There has been an increase in the number of end-users, first-time buyers in particular, entering the market encouraged by lower prices
The Dubai property market has shifted from being mainly investor-led to a more mature end-user dominated market. A strong US dollar and weak oil prices are making Dubai property more expensive to investors from traditional source markets such as Russia, the UK and China.

Consider this. In July 2014, a dollar cost you 37 Russian rouble. In 2017, the same dollar costs 57 Russian rouble. In July 2014, a dollar would cost you 0.58 British pounds. In 2017, the same dollar costs 0.77 British pounds. In July 2014, a barrel of oil cost $115. In 2017, a barrel of oil costs $47.

“Russians were dominant investors of Dubai real estate prior to mid 2014 and are now virtually non-existent. UK investors were always active in the Dubai real estate market but since Brexit have been either dormant or have repatriated funds to the UK. Our oil-rich neighbours are currently taking stock while prices are low and are reluctant to invest in real estate to the same level as before,” says Lukman Hajje, chief commercial officer, Propertyfinder Group.

Most real estate investments in the UAE in 2016 came from nationals of the UAE, India, Saudi Arabia, Pakistan, Egypt and Iran.

Meanwhile, there has been an increase in the number of end-users, first-time buyers in particular, entering the market encouraged by lower prices. Innovative payment plans by developers and the creative packaging of mortgage products by some banks have helped this trend.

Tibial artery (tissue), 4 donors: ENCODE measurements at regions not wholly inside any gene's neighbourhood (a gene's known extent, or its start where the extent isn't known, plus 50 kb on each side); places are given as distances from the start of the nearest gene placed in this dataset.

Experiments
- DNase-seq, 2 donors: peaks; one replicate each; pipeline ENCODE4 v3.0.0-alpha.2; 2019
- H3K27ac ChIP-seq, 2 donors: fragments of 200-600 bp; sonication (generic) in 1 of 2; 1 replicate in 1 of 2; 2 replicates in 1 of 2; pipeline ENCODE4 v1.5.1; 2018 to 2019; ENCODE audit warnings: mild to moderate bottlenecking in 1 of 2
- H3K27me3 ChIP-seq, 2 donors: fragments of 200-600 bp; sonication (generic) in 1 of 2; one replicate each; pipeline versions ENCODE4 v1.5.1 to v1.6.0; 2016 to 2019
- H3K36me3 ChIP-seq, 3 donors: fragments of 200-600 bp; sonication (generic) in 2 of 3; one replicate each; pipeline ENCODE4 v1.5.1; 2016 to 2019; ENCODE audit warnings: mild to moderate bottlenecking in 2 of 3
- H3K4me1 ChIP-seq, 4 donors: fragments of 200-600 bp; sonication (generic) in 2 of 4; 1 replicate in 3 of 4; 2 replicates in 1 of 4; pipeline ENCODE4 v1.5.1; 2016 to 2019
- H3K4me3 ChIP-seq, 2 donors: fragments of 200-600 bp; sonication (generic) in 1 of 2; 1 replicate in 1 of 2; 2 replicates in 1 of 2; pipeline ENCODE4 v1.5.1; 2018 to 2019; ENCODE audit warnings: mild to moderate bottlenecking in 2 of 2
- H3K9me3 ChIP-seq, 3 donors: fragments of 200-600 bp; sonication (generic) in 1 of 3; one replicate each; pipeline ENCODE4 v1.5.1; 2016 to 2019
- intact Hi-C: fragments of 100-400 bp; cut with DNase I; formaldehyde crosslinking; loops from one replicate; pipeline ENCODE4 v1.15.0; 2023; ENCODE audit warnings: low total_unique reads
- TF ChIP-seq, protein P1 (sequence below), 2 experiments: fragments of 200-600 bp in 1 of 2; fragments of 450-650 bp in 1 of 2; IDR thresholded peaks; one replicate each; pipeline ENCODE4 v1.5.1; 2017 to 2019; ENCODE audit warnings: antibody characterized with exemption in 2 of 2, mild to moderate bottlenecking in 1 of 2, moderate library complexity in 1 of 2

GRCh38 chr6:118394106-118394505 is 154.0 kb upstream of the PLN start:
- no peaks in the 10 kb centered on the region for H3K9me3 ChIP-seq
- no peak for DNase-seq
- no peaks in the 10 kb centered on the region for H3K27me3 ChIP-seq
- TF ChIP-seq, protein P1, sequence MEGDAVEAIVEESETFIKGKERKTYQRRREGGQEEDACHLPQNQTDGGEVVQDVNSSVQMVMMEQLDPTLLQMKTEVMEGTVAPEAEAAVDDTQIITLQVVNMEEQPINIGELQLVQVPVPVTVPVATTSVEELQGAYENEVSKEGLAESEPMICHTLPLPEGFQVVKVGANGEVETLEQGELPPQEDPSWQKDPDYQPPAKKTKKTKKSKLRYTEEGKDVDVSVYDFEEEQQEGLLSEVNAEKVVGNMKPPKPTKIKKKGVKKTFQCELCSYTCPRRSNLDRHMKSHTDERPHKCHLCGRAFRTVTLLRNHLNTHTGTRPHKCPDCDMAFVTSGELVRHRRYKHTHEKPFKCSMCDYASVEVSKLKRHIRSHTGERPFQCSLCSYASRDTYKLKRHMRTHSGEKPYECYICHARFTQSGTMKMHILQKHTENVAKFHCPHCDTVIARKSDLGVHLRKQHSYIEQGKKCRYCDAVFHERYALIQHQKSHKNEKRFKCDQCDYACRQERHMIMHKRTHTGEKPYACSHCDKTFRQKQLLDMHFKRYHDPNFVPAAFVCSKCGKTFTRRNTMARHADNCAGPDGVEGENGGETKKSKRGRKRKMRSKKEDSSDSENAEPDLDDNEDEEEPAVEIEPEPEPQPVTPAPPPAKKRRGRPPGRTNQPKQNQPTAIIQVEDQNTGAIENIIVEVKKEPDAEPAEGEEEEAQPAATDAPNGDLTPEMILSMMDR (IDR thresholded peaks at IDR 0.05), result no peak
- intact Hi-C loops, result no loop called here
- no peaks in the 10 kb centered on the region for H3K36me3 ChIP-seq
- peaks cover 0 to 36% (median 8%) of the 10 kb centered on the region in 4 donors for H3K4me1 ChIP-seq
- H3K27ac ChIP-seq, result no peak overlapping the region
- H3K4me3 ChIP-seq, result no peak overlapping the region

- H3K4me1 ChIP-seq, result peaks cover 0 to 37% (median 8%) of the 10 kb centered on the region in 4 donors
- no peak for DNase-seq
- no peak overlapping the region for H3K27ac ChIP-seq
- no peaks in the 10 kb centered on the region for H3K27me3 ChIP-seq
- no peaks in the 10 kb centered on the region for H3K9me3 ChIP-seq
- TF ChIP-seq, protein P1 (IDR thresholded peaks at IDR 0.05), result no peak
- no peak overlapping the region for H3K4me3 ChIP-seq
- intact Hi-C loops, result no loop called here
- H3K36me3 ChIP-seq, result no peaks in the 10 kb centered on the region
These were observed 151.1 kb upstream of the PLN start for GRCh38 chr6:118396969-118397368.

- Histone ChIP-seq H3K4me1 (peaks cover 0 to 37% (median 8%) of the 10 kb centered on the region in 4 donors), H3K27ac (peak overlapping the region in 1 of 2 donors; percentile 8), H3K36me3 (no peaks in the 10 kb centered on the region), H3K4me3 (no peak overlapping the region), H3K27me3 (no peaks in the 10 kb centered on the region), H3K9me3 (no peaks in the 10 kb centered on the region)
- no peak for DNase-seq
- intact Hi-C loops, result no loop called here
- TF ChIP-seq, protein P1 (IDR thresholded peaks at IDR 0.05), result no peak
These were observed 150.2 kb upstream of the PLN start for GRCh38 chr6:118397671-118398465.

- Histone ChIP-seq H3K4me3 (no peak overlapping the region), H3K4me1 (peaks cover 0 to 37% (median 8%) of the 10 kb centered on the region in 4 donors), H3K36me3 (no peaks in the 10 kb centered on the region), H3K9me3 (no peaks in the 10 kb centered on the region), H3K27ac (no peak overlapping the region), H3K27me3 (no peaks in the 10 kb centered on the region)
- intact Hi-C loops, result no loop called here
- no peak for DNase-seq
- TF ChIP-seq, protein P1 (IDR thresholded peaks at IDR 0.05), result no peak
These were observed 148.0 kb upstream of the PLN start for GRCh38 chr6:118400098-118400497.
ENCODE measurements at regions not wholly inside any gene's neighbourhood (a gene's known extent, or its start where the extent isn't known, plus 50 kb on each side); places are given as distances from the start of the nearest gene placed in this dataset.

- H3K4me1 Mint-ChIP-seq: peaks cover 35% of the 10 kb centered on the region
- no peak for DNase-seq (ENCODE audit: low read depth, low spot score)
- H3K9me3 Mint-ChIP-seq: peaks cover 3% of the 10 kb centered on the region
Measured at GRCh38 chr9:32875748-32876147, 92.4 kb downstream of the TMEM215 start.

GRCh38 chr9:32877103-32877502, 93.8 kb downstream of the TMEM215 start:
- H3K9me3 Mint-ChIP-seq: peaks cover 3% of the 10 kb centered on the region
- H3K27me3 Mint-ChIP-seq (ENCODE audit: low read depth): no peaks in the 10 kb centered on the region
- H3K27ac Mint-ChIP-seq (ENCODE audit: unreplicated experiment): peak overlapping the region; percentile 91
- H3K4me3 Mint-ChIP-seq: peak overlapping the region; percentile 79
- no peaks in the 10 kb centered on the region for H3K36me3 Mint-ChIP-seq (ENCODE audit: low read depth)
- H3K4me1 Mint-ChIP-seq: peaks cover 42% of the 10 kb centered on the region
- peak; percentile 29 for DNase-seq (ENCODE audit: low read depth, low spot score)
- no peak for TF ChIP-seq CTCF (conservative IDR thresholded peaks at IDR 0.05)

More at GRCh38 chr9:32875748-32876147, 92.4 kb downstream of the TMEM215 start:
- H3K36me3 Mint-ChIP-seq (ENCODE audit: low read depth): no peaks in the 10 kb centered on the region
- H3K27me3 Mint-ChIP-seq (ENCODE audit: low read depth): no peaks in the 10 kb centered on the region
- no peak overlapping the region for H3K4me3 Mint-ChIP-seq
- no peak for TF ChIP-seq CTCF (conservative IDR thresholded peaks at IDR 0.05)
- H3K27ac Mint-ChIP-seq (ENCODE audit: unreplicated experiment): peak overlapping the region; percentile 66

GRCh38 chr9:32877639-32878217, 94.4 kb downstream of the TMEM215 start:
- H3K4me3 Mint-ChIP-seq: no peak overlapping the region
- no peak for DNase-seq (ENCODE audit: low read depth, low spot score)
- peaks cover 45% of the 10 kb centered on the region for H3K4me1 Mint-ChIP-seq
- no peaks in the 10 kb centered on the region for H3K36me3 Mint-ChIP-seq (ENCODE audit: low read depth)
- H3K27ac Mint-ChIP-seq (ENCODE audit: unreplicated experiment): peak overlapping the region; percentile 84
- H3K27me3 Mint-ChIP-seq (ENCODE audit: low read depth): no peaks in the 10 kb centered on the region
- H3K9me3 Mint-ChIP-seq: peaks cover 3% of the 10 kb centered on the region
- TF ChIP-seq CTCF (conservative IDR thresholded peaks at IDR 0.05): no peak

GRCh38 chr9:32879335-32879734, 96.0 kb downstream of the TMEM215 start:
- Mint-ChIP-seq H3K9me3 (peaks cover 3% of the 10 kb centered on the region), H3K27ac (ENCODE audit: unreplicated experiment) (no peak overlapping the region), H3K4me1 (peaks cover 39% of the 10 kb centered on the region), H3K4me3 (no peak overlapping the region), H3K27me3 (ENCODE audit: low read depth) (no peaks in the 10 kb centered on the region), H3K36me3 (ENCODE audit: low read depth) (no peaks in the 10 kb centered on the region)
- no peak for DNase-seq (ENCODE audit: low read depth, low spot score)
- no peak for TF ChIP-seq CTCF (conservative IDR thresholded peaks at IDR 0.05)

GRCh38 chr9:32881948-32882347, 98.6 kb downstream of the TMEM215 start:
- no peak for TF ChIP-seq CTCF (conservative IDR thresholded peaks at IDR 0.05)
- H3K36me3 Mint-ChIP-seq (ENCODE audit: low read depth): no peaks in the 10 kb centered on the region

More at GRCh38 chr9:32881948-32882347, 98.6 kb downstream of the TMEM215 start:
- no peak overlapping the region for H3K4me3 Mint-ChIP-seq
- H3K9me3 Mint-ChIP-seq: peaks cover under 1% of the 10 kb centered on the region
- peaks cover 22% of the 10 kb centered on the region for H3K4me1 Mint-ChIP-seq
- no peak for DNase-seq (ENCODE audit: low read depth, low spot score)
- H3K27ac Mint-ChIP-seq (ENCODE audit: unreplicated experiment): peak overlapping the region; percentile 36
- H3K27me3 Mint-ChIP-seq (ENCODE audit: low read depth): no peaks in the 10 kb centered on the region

“We believe that a major portion of real estate buyers are end-users, particularly at a time when rental costs match or perhaps are less than mortgage re-payments,” says Haider Tuaima, research manager, ValuStrat.

The dollar will weaken at some point and most experts predict oil prices to settle above $60 per barrel. If these factors occur simultaneously, investors will re-enter the market, and as a consequence house prices will rise.

“In general, a weak dollar is positive for the UAE real estate market. Oil prices reaching above $60 a barrel are still some way to go. When it happens, the overall positive impact it will have on the economy of UAE and the wider GCC will benefit the UAE property market greatly,” says Sathya Srinivasan, head of strategic consulting and research at Cavendish Maxwell.

However, recent movements in the US dollar are too narrow to have an impact on USD-affected private buyers.

Residential property prices are still under downward pressure in Dubai. End-users can use soft prices to join the property ownership bandwagon.

According to Propertyfinder, Downtown, Jumeirah Village Triangle, Jumeirah Beach Residence and Culture Village have seen the biggest price declines for apartments. On the contrary, apartments in Jumeirah Village Circle (JVC), Dubai Sports City, Business Bay, Al Furjan and International City witnessed price increases.

International City at Dh718 per square foot still offers Dubai’s most affordable apartments; at Dh2,182 per square foot, Downtown is Dubai’s most expensive apartment community.

If you are looking to buy a villa, consider up-and-coming communities such as Mudon and Dubailand where prices are gradually escalating. Villas in Jumeirah Golf Estates, Jumeirah Park, Dubai Sports City and the Meadows saw notable price declines. Emirates Hills and Palm Jumeirah continue to demand prices above Dh2,500 per square foot and remain Dubai’s most expensive. JVC asks just Dh754 per square foot and remains Dubai’s most affordable villa community.

Momentum in property transaction levels is expected to pick up in the last quarter.

“The fast-approaching Expo will help to continue this trend beyond the end of the year. If this forecast holds good, we can expect to see house prices going up in sections of the market over the next few quarters, leading into 2018 and beyond,” adds Srinivasan.

The Expo effect is likely a consideration for some recent buyers on the southwestern side of Dubai, particularly those investing in off-plan launches near the Expo site, says ValuStrat’s Tuaima. “More generally, some parties feel we need to be a little closer to 2020 before a positive impact is felt in the wider real estate market,” he concludes.

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